It is therefore advisable to equip instructing AI systems with a remonstration function and to encourage employees to make use of the function if they consider an AI instruction to be unreasonable.
Aspects of data protection law – "smart" software needs "smart" people – right of final decision also for instructions?
A major restriction on the use of AI can be found in Article 22 (1) GDPR: decisions which produce legal effects concerning an individual or similarly significantly affect him or her may not be based solely on automated data processing. This prohibition on automated decision-making is based on the idea that machines should not make decisions about people in order to protect them from "objectification" in the form of mere data collection. The decisive factor is whether the AI decision has a direct legal effect on the employee. An instruction within the meaning of section 106 German Trade, Commerce and Industry Regulation Act (GewO), on the other hand, is usually simply a specific form of the duty to work without changing the legal position of the employee. If, for example, an AI system assigns a certain route plan to the drivers of a delivery service, this is only based on individual personal data such as location and not on the fact that the driver can do the job particularly efficiently based on the skills identified in a personality profile. In this case, a final decision does not have to be made by a human being.
If the employer uses personal data for automated decision-making within the meaning of Article 22 GDPR, Article 13 (2) (f) and Article 15 (1) (h) GDPR require meaningful information about the logic involved and the scope and intended effects of such processing for the data subject.
Works council's co-determination right
The introduction of an AI system that enables algorithmic management is subject to co-determination. Pursuant to section 87 (1) no. 6 German Works Constitution Act (BetrVG), the works council has a right of co-determination in the introduction and use of technical devices designed to monitor the behaviour or performance of the employees. According to established case law, it is irrelevant whether the employer intends to or actually does carry out an assessment of behaviour and performance with the technical device; the only decisive factor is whether the device for monitoring is objectively suitable, as can be assumed in the case of an AI system.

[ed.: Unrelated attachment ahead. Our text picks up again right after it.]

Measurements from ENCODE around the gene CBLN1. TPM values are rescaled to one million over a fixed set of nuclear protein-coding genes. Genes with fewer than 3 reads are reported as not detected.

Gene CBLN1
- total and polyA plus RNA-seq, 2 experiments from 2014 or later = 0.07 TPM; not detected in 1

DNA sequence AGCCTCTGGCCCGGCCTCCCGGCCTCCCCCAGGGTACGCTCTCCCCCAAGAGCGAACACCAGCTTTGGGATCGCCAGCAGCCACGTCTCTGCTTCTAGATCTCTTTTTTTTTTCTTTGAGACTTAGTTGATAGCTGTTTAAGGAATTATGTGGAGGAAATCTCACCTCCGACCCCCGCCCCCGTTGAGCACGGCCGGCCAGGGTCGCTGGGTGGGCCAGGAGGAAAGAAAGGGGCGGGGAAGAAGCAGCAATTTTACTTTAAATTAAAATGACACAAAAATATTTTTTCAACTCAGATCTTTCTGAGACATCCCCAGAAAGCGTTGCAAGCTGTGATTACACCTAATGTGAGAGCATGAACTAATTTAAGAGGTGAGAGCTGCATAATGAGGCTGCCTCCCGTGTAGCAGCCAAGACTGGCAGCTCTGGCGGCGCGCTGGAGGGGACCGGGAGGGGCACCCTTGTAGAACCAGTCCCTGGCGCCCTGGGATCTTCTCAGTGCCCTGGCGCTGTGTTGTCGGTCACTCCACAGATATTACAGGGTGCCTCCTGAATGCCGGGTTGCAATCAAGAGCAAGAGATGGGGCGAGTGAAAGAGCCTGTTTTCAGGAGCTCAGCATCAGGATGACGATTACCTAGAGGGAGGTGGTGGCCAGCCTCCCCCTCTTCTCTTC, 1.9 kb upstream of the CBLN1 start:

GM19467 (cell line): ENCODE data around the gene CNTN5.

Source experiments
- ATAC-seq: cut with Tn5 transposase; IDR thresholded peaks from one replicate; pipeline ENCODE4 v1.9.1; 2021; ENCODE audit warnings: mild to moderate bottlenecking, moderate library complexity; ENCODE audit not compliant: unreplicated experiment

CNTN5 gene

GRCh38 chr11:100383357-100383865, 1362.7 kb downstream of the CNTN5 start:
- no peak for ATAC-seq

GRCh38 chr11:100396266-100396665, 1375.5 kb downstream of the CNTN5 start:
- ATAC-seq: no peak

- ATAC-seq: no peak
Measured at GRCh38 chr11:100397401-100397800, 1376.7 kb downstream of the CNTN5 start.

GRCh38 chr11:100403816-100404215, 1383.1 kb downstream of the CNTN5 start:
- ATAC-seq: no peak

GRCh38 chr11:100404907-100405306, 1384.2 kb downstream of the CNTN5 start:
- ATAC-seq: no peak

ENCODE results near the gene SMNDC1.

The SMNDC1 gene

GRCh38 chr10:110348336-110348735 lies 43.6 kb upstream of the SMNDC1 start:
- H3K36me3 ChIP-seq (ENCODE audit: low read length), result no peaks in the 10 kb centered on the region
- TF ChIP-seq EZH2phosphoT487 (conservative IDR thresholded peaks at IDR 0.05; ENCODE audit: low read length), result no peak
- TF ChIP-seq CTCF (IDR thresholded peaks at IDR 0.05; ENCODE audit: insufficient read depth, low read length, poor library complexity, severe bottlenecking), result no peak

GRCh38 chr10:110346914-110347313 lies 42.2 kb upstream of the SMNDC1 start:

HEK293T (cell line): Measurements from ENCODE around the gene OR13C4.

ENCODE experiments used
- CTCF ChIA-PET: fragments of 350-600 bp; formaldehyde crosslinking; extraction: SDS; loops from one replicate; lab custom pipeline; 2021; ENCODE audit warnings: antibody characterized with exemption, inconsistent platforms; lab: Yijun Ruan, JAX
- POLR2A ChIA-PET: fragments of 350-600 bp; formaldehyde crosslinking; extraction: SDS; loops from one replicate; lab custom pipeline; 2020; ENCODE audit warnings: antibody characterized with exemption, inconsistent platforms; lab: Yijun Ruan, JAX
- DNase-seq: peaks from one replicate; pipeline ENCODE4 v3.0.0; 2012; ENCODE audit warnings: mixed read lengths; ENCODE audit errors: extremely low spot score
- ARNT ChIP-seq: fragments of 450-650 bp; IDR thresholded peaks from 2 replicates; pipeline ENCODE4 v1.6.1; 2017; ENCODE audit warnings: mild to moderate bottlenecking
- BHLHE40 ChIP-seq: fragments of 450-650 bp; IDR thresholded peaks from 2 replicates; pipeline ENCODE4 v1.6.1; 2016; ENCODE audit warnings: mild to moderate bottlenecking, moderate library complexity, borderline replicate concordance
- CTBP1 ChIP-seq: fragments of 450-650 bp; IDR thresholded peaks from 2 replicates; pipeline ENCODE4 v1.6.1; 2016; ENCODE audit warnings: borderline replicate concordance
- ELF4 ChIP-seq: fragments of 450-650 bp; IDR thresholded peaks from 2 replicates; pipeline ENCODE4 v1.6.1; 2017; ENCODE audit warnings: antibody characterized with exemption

In addition, section 90 (1) no. 3 German Works Constitution Act (BetrVG) (information and consultation rights when planning the use of AI), section 80 (3) sentence 2 German Works Constitution Act (BetrVG) (right to consult an expert when introducing and using AI) and, if applicable, section 95 (2a) German Works Constitution Act (need for approval for AI-generated selection guidelines) must be observed.
Algorithmic management and platform work
Algorithmic management is also used in the context of digital work platforms.
Against this background, the European Commission has drafted a Directive on improving platform work, which pursues three objectives in relation to algorithmic management on digital work platforms:
- Algorithms through digital work platforms are to be used more transparently.
- It should be ensured that there is human monitoring of compliance with working conditions.
- The right to challenge automated decisions should be guaranteed for both employees and genuine self-employed persons.
After the draft was adopted by the European Parliament in December 2022, it is currently the subject of trialogue between the Parliament, the Commission, and the Council of Ministers.
Exploiting the potentials of AI
AI is well-suited for use in the workplace and can help automate daily selection and deliberation processes and increase a company's efficiency. The potentials of AI use in companies come with new challenges. This makes it all the more important to define the legal framework from the outset. Only then can the use of AI be of lasting benefit.